One of the bibles of 18th century cooking available today, Mrs. Glasse's receipts are fun, lively, often delicious, sometimes strange, always delightful to interpret.
1 vote ccrown | May 5, 2007 |
Showing 5 of 5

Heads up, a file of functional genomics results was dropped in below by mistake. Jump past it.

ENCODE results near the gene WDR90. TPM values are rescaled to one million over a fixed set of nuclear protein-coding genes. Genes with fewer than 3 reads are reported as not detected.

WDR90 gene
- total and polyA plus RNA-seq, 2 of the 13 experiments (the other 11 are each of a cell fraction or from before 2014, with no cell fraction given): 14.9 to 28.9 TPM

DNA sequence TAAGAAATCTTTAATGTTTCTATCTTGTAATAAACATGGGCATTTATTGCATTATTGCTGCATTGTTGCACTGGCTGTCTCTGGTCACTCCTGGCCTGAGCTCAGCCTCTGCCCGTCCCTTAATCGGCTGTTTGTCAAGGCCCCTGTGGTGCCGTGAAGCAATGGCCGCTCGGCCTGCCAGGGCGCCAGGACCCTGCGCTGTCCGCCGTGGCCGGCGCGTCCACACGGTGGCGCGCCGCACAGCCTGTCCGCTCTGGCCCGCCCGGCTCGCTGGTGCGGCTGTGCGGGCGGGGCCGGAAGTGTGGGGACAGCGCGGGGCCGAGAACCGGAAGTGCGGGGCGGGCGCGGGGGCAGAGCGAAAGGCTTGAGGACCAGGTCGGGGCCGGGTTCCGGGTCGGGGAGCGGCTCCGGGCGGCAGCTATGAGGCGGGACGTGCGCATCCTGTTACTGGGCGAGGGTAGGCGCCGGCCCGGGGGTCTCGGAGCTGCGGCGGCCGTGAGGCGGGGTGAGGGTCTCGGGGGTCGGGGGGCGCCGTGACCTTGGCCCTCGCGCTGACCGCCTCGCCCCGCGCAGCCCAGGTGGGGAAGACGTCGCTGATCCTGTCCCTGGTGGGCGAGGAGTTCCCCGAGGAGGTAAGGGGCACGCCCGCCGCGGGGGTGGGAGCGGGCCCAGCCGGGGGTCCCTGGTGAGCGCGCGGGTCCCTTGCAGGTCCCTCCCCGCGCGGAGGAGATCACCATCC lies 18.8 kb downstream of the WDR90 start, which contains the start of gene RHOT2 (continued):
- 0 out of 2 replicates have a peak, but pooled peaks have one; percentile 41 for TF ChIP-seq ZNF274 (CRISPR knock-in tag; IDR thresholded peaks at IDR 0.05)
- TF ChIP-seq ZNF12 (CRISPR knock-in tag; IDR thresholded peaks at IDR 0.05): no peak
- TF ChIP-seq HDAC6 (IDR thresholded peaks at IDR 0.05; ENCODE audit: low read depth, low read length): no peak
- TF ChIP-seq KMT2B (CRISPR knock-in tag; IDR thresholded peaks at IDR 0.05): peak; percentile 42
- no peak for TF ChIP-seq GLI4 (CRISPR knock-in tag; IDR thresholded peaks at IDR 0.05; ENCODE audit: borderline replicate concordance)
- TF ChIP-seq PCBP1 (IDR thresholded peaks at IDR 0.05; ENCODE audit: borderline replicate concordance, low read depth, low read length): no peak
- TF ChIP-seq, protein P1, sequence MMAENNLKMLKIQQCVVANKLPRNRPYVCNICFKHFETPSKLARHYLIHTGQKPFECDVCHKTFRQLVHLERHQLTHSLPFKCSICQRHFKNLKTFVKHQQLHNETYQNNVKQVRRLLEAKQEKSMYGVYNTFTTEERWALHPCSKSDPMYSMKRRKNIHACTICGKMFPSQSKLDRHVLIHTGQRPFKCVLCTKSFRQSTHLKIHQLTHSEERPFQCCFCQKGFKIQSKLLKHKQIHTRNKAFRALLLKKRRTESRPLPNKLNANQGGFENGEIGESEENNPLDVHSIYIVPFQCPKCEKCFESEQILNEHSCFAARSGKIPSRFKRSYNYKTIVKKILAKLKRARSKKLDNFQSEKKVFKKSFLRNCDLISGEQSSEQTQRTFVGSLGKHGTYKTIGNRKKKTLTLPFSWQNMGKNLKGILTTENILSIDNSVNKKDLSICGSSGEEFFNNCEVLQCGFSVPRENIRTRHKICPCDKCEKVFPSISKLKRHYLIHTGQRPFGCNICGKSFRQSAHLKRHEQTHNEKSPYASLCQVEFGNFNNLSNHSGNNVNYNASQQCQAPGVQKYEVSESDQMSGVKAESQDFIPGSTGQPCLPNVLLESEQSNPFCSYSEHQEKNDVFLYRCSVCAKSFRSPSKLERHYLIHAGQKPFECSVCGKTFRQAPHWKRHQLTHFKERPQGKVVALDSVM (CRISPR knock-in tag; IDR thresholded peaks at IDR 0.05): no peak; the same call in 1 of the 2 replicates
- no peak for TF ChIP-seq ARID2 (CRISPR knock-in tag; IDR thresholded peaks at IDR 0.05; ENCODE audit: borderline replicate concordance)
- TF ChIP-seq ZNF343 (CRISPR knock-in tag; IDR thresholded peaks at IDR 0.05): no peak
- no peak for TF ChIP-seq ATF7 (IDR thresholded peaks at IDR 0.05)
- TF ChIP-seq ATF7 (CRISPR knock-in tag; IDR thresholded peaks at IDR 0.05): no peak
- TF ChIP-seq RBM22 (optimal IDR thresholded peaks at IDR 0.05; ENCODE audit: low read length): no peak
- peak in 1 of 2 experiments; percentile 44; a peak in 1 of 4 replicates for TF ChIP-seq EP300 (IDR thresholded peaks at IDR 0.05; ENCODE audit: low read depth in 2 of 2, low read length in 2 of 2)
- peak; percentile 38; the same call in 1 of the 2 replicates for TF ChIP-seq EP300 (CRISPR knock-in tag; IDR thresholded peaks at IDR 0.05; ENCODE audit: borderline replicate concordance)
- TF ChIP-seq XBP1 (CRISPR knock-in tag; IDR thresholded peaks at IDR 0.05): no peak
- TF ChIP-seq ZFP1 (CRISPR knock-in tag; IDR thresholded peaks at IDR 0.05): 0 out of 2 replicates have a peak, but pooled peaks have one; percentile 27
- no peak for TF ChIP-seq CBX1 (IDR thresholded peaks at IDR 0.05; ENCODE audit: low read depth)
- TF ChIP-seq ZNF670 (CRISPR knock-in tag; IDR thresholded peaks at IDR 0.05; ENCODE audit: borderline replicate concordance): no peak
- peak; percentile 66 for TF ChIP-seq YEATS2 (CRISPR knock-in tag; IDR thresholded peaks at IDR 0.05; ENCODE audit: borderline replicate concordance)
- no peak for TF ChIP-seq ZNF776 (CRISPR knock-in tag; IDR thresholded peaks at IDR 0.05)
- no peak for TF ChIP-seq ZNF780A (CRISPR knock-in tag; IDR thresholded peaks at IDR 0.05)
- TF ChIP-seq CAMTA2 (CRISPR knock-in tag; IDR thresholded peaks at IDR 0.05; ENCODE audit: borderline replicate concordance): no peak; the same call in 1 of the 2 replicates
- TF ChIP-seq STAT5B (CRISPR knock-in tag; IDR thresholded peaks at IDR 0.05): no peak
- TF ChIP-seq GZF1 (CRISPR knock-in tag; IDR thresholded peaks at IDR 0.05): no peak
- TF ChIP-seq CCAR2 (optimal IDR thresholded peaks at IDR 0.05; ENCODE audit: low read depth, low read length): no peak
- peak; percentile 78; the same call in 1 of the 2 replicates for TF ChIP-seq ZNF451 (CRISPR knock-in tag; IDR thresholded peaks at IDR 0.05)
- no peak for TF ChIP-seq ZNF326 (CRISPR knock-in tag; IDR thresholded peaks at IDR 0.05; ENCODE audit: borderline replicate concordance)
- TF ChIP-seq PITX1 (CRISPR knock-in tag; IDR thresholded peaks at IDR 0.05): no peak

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""A very interesting glimpse at everyday cooking in the daily life of 18th-19th century England, with many helpful tips, tricks, and recipes (for the day). The language is enjoyable and the information contained is substantial."" - Jefferson-Madison Regional Library SystemRevised and republished many times since its 1747 debut, this cookbook was a bestseller in England and the United States for more than 100 years. George Washington and Thomas Jefferson owned copies, and Benjamin Franklin even translated some of its recipes into French in hopes of attaining a taste of home while abroad. Author Hannah Glasse dismisses French cookery, the leading cuisine of her day, as inefficient for servants and middle- to lower-class cooks, citing its fussiness, expense, and waste. Instead, Mrs. Glasse focuses on standard Anglo-American fare, from soups and gravies to cakes and jellies, all simple dishes, prepared in a straightforward manner. In addition to practical advice on meat selection, carving, and basic cooking skills, this historically fascinating document offers tips on preparing food for the ill, cooking and food storage on ships, and making soaps and scents for the home. Historians, cooks, and all lovers of gastronomy will appreciate this glimpse into the kitchens of a bygone era.